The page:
Wednesday means we are half-way done. No worries readers there is still a great deal of stuff to discuss.
This morning was spent primarily in Harlem/Norhern Manhattan working our way south. In Harlem lies the Masjid Malcolm Shabazz Mosque in honor of the late Malcolm X, who was a Muslim. This may come as a shock to many but after we walked. A lot. By now anyways, most of us have built up enough calluses or tolerance that we deal with it. It New York City and we have see as much as we possibly can here in a week.
Morningside Heights was our next destination. Therein exists a very quaint and serene park. Equipped with old willow trees, a baseball diamond and a pond, it seemed to be a popular place for jogging and walking dogs. Behind the park is the cathedral of St. John the Divine. It was just as impressive on the outside as it was on the inside. Modeled in the late 20th century neo-gothic revival style, the cathedral is comprised of a colossal main area where many art exhibits that explore and develop the idea of food. Is food a right? What role does it play on society? In the bible? The stained glass artwork here was also intricately breathtaking.
After that people started to run on fumes, so Absolute Bagels it was. Luckily we came at the right time and the line wasn’t too long. They had a variety of options in cream cheese flavors from strawberry down to Green olive and olive oil cream cheese options.
On our way to GMHC we passed through one of the eight Ivy League schools, University of Coloumia in the City of New York. Lush, green and groomed was the campus which is expected. T-shirts, sweatshirts and a book were bought.
The day at GMHC consisted of behind-the-scene work. We started by helping out with data entry into computers. After lunch we came back and helped fold bags for the development department. These bags had artwork from Keith Haring, a well-known LGBT artist and the GMHC logo. The bags were sent to people who donated or increased their donation (to a or past certain threshold) as an incentive and thank you. The supervisor of the activity, based on past experiences, expected us to get about 500 bags done in two and a half hours. We, however, smashed her expections, by folding all 1500 of her bags in two hours while being a person short. She told us that she just had a group of 15 that folded only 500 bags in 2 and a half hours. She was so shocked and thankful that she gave us each two totes bags to bring home. Our record shattering group was very pleased to hear that. After that we got education about HIV and AIDS by a course called HIV 101. During this course we really got to understand the disease through an open discussion format. We debunked myths, asked questions, learned about HIV testing methods, and took a quiz to test out knowledge. Kenneth our instructor was so kind, personable and knowledge and everyone took a lot out of that class.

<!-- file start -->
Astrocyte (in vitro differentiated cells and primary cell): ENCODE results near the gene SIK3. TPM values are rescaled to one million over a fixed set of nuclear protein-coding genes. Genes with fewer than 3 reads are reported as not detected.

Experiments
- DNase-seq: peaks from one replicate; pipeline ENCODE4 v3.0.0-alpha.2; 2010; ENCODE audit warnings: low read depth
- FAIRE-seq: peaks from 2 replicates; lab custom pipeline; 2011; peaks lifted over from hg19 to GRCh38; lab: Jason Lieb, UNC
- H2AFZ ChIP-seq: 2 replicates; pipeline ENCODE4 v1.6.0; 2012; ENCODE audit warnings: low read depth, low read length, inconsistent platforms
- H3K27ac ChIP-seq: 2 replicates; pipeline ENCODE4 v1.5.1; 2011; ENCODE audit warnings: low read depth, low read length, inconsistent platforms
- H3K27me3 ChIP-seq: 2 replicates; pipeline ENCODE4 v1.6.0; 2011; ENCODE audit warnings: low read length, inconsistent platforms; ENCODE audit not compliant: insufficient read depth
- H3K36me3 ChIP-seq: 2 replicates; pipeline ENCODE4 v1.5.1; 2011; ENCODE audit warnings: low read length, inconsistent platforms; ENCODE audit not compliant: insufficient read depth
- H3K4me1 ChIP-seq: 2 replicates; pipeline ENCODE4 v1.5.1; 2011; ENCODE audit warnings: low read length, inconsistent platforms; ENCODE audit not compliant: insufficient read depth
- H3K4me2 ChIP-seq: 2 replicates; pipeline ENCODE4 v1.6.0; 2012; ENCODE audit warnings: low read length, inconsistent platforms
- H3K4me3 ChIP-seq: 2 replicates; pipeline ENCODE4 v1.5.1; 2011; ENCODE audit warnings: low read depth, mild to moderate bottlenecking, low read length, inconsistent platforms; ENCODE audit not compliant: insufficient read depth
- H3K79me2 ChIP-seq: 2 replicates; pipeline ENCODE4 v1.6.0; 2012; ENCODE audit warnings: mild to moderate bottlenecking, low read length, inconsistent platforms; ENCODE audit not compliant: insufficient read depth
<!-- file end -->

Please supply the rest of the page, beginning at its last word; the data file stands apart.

Our Wednesday nights were casually spent on BROADWAY. Everyone in the group got to see a show. Trina and Erica W went to see an interactive show called Fuerza Bruta. Trina said, “The was amazing. The show was so engaging that due to indoor rain on the crowd we left wet.” Erica W agrees and adds, “It was fanatasmic!!!” The other part of the group went to Chicago. Yes, get the jokes out. We came to New York City to see Chicago. Hilarious. I know. Anyways moving on, the show very well done. The award-winning chereography was well, award-winning worthy. We all really enjoyed it. Danielle our trip leader, who had already seen Chicago three times decided to see “She loves me” instead.
I just wanted to apologize for being late with the blogs posts. I know I said daily updates, but our days were always super full. The rest should be up very soon.
Good to hear about your day, Max!